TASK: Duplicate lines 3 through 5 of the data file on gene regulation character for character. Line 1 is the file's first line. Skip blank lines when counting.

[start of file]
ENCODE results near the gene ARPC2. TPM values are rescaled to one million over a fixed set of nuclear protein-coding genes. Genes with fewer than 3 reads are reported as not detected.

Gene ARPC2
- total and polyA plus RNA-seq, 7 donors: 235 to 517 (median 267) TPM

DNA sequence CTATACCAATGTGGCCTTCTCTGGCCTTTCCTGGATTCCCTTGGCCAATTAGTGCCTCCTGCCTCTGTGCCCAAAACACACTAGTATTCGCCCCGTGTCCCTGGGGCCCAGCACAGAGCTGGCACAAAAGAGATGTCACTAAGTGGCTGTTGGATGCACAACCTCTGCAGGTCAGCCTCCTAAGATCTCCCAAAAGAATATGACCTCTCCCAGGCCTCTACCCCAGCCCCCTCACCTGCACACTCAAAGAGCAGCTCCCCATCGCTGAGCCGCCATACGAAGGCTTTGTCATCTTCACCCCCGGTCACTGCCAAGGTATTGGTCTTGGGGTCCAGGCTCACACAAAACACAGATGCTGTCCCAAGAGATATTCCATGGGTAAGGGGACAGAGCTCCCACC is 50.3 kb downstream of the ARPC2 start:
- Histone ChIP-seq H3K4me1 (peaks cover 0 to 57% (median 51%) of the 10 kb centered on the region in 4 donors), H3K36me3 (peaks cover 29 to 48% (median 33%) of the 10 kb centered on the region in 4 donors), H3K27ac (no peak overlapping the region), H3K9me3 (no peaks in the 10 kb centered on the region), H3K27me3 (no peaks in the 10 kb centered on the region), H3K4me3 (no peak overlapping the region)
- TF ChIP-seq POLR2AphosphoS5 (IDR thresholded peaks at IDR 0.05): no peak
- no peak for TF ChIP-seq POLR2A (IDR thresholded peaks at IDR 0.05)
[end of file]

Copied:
- total and polyA plus RNA-seq, 7 donors: 235 to 517 (median 267) TPM

DNA sequence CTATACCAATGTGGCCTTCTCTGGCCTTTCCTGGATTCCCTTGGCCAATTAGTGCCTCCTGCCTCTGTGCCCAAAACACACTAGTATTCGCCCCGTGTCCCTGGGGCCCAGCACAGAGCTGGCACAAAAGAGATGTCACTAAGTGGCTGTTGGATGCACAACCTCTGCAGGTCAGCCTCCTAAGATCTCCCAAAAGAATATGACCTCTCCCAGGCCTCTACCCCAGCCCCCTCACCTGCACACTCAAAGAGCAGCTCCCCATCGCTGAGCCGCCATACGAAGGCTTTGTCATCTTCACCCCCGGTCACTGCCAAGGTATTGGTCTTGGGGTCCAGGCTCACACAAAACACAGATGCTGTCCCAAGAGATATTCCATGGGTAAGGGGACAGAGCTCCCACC is 50.3 kb downstream of the ARPC2 start:
- Histone ChIP-seq H3K4me1 (peaks cover 0 to 57% (median 51%) of the 10 kb centered on the region in 4 donors), H3K36me3 (peaks cover 29 to 48% (median 33%) of the 10 kb centered on the region in 4 donors), H3K27ac (no peak overlapping the region), H3K9me3 (no peaks in the 10 kb centered on the region), H3K27me3 (no peaks in the 10 kb centered on the region), H3K4me3 (no peak overlapping the region)